By 1st Lt. Andrew Snoke | 32nd Composite Truck Company, 68th Combat Sustainment Support Battalion, 4th Sustainment Brigade, 4th Infantry Division
FORT CARSON, Colo. — Soldiers with 32nd Composite Truck Company, 68th Combat Sustainment Support Battalion, 4th Sustainment Brigade, 4th Infantry Division, standardized and executed their first Convoy Leaders Academy to validate their squad leaders on motor transportation operations at the foundational level. The three-week training program was a deliberate effort to prepare Soldiers for a culminating training event in June, a division-level exercise in August and an upcoming mission later this year.
The 32nd CTC currently has 32 squad leaders enrolled in the unit’s Squad Leader Development Program (SLDP). Embedded in the SLDP curriculum is the Convoy Leader’s Academy.
“It is important for any unit conducting motor transport operations to standardize convoy procedures and instruction,” said 1st Sgt. Jeryn Sallee, senior enlisted leader, 32nd CTC, 68th CSSB, 4th SB. “Conducting a convoy leader’s academy enables us to ensure that our leaders are conducting operations in a safe and efficient manner, whether it be in garrison or in a tactical environment. Standardizing the manner in which we conduct convoys allows any leader to pick up and carry on a mission with continual shared understanding from the Soldiers they’re leading.”
To ensure the squad leaders are teaching the lessons shared by their mentors, phased training, using a “crawl, walk, run” methodology was used. Leaders first went through the training as a “dry run,” which focused on roles and responsibilities and preparing a convoy. The ability for squad leaders to execute a convoy brief to standard earned the ability to progress to the next week of training.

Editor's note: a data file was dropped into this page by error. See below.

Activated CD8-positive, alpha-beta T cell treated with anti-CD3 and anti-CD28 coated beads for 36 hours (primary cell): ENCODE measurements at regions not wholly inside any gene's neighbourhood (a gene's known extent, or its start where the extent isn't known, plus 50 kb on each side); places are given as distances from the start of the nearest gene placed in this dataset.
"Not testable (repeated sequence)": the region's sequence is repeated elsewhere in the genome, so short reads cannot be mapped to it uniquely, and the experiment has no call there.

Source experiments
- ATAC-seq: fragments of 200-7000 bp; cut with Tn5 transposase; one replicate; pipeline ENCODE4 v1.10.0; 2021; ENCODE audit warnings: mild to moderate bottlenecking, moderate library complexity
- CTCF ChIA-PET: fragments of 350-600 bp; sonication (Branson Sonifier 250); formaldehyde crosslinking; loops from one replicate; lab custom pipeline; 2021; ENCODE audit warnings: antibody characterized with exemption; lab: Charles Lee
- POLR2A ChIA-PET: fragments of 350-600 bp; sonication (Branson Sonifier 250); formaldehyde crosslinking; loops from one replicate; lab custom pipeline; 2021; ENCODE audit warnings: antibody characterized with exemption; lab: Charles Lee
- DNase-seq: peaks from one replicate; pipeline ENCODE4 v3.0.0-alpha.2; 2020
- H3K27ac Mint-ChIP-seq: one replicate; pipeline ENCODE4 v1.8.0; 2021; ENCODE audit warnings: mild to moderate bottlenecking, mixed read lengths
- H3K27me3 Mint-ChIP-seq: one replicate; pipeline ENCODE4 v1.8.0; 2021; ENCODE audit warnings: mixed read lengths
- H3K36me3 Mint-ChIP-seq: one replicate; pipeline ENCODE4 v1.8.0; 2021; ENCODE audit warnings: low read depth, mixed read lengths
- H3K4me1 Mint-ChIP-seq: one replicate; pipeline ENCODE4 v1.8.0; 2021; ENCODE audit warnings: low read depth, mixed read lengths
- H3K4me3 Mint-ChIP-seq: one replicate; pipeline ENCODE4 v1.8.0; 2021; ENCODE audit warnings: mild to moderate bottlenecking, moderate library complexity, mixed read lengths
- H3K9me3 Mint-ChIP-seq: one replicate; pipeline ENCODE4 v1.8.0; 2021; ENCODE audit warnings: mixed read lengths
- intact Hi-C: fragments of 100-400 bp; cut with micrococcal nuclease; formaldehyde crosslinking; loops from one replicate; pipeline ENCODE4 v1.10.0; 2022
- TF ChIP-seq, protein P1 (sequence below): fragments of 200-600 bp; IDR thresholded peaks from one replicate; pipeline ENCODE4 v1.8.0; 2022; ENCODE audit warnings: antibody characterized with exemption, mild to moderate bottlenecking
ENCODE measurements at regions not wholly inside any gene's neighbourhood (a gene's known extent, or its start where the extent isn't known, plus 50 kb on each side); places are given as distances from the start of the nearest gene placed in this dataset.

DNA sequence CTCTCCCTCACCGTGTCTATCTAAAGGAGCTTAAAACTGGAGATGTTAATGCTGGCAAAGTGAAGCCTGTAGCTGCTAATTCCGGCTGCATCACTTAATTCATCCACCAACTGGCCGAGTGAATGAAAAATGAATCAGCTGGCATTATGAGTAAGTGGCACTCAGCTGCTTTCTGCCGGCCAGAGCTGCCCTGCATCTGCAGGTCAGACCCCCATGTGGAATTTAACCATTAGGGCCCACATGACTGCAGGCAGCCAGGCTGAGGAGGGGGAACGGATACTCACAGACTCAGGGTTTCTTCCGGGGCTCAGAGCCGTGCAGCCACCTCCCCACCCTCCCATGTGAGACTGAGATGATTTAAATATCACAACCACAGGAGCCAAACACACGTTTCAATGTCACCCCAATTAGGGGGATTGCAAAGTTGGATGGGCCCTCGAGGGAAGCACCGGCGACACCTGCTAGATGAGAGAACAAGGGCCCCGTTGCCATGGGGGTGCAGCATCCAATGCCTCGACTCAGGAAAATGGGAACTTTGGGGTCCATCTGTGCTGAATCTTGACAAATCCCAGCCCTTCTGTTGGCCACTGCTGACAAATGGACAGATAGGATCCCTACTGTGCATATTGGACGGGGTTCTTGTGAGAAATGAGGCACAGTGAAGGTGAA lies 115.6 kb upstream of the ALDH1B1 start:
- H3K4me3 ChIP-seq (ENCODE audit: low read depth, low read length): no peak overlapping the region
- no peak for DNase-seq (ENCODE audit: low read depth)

“Leading a convoy is an essential function of being a leader in the transportation community. It requires sound judgement and confidence,” said Staff Sgt. Wade Epley, instructor and NCO in charge of monitoring safety, 32nd CTC, 68th CSSB, 4th SB. “Doing this builds Soldiers’ confidence and ability to perform as the training progresses.”
Of the 32 squad leaders, 18 participated in the training.
“The Convoy Leaders Academy provided a great opportunity for everyone to get out of the office and train together,” said 2nd Lt. James Haley, platoon leader, 32nd CTC, 68th CSSB, 4th SB. “I was surprised at how complex convoy training is, but the three-week course provided enough time and training to gain the confidence necessary to run a convoy. Overall, the training was a great opportunity to get closer to all of the leaders in the company.”
Both Epley and Haley thought the leaders most improved skill was their ability to communicate. This included calling the tactical operations center to provide updates to control situations and Soldiers during scenarios.
Staff Sgt. Roger Lumibao, senior truckmaster, 32nd CTC, 68th CSSB, 4th SB, said he can see the difference the training is having on the unit’s Soldiers and leaders.
“This training is building a better team,” said Lumibao. “Leaders are learning about themselves and so are the Soldiers. Together, we are making it happen. After this training I am proud and confident they can complete any mission with ease.”
At the completion of the academy, 14 participants passed the certification. The certification given is not just a token of trust given by the commander, but a certification to train and develop the Soldiers and NCOs who look up to those who were able to complete the course.
“By our leaders’ outstanding performance, we certified their ability to execute large-scale convoy operations and validated our confidence as a company to be represented by our graduates,” said Capt. Margaret Maher, commander, 32nd CTC, 68th CSSB, 4th SB. “Convoys are what we do. We move everything; we provide logistics for those who fight.”